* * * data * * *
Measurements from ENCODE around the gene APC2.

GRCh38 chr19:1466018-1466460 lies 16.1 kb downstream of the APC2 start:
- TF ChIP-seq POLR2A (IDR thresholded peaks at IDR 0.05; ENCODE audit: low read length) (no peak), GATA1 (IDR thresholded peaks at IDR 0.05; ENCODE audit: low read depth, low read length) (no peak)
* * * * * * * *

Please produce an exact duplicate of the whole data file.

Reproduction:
Measurements from ENCODE around the gene APC2.

GRCh38 chr19:1466018-1466460 lies 16.1 kb downstream of the APC2 start:
- TF ChIP-seq POLR2A (IDR thresholded peaks at IDR 0.05; ENCODE audit: low read length) (no peak), GATA1 (IDR thresholded peaks at IDR 0.05; ENCODE audit: low read depth, low read length) (no peak)